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About city Gallery Where to stay

Every Moroccan city has its own peculiar features. While Casablanca is hailed as the country’s cosmopolitan financial centre, Fes is considered to be its polar opposite – an ancient, royal city and centre of the Arab part of Morocco, sometimes also called the Athens of Africa because of its cultural and historical heritage.

Fes was built by Idris ibn Abdullah – the first ruler of Morocco and founder of the Idrisid dynasty around 1200 years ago when Islam was only a few years old. According to myth, Fes was built with no tools except a gardening hoe. Once Abdullah received the hoe made from pure silver and gold, he used it to mark the limits of the first Moroccan dynasty’s fortress-to-be.

It is thought that by 1180 Fes was already home to around half a million people and one of the largest cities in the world. During the Middle Ages, the city went through its golden age – it became the capital of trade and exchange. It was also the endpoint of the gold trade route beginning in Timbuktu.

The old town of Fez is a UNESCO World heritage Site. It is the largest remaining medieval city in the world
Photo taken by 123rf.com.  The old town of Fez is a UNESCO World heritage Site. It is the largest remaining medieval city in the world

The splendid old town of Fes is protected by UNESCO. The streets of the oldest part of it are so narrow that you can touch the walls of the surrounding houses with your elbows, and the city has around 10,000 of such streets. It’s also one of the world’s largest urban car-free zones.

In the 13th century, as the government of Fes changed and the city started to grow, the old town became too small. A large royal palace with golden doors, a garden and a market were built around it, giving birth to the new part of the city.

Fes is also famous for the world’s oldest, still-running university – the religious University of al-Qarawiyyin was built in 859 by Fatima Muhammad Al-Fihiri, daughter of a wealthy businessman. Over the years, the university became ever stronger, eventually becoming one of the leading scientific and spiritual centres in the Muslim world. In 1963, the religious school became a state university and is a very important Muslim educational institution to this day.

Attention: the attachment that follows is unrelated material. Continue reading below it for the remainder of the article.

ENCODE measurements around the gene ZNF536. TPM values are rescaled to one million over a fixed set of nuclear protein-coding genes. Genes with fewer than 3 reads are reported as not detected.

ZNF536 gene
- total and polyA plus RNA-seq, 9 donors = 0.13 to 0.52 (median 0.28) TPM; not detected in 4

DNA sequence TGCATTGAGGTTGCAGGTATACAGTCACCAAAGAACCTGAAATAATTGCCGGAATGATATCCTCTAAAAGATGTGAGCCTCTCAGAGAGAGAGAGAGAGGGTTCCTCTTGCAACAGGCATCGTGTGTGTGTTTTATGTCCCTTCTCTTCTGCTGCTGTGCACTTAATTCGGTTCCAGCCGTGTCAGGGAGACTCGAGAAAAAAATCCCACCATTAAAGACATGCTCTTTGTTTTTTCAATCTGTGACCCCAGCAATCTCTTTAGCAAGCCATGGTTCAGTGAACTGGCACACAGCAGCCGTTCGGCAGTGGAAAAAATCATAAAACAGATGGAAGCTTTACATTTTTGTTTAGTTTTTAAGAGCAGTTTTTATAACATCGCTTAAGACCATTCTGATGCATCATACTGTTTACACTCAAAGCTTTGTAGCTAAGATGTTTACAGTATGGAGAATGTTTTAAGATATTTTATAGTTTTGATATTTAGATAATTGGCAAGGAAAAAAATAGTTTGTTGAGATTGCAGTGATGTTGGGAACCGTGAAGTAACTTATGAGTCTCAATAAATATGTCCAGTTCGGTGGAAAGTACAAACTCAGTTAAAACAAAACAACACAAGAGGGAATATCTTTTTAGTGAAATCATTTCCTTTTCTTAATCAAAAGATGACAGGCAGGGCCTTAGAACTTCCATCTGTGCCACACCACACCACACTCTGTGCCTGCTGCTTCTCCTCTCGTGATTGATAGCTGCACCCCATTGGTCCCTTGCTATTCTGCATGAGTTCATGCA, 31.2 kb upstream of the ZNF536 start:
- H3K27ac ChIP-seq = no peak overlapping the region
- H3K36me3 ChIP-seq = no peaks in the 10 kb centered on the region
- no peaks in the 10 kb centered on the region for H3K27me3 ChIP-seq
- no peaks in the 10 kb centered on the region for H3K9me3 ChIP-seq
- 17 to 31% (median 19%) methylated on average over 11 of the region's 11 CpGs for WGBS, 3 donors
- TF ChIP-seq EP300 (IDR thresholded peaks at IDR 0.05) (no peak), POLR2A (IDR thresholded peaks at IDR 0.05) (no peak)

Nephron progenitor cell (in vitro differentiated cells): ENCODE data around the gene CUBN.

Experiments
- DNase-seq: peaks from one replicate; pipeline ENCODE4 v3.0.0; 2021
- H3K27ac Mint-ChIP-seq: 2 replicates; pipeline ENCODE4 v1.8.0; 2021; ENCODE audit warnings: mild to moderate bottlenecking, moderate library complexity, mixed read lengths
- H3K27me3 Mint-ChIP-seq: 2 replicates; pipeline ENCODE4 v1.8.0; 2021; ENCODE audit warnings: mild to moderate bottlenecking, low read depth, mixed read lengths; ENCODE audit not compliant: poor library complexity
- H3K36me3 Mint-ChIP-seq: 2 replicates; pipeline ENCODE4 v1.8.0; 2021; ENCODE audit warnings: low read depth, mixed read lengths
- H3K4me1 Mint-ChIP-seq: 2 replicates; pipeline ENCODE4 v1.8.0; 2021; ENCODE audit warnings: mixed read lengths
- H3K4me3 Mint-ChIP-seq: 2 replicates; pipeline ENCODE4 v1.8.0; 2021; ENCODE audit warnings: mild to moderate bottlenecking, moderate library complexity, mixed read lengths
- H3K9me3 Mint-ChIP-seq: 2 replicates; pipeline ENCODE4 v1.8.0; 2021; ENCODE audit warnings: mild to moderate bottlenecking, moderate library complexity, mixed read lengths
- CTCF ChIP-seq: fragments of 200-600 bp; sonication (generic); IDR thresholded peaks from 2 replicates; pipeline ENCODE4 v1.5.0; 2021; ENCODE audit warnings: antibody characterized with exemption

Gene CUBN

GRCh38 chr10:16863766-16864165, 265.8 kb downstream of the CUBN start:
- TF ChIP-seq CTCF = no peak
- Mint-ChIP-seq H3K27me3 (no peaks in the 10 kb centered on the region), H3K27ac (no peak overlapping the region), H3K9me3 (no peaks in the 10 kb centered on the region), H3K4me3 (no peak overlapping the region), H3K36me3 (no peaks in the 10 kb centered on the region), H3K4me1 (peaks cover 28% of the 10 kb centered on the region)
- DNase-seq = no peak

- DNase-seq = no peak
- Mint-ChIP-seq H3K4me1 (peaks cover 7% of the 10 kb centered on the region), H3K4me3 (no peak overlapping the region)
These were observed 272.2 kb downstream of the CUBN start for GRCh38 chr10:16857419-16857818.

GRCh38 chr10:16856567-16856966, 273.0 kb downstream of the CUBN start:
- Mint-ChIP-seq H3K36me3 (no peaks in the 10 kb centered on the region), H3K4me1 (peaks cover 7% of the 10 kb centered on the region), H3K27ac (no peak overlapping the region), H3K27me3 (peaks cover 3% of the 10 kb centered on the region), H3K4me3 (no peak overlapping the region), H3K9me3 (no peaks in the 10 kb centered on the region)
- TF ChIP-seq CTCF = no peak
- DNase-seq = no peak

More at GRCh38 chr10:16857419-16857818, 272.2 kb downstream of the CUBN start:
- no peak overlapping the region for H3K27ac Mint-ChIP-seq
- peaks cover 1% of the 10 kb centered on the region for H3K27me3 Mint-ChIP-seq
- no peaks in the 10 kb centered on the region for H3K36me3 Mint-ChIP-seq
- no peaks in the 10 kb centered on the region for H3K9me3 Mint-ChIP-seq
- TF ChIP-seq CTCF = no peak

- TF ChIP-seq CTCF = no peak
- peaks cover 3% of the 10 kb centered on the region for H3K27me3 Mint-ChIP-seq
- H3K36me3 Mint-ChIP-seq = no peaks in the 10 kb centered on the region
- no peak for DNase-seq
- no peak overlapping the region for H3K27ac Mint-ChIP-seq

The children of Fez are also preparing for the festival, during which sheep will be butchered and food will be shared
Photo taken by 123rf.com.  The children of Fez are also preparing for the festival, during which sheep will be butchered and food will be shared

All of that notwithstanding, Fes became popular with tourists only less than 10 years ago. Along with the visitors, the old, authentic and provincial city saw an influx of money and the city is now building new hotels, restoring old ones, and building new parks and fountains. Fes, the centre of trade and crafts, and a religious sanctuary, is gaining on Marrakesh – the other royal city, which has become the main tourist hotspot in Morocco.

On the other hand, the locals know their city’s worth and believe that it will retain its face despite touristic tendencies. Over the ages, Fes has guarded its elegance and traditional values regardless of historic epoch.

All of this experience has been recorded in the old town walls. The best thing you can do upon arrival here is to simply go wandering in the labyrinth of the narrow local streets and see where they take you.

A traditional food snack bar, Fez
Photo taken by 123rf.com.  A traditional food snack bar, Fez

As regards Moroccan cuisine, Fes has it all – stalls bursting with spices, and little Moroccan restaurants and diners will draw you into the world of myriad tastes and smells. Those who are interested can not only taste Moroccan food, but also learn to make it.

Even though it’s easy to stay put in Morocco – it’s fantastically varied and invariably fascinating – make sure you set enough time aside for Fes and get lost in the labyrinth of North African authenticity.

Where to stay

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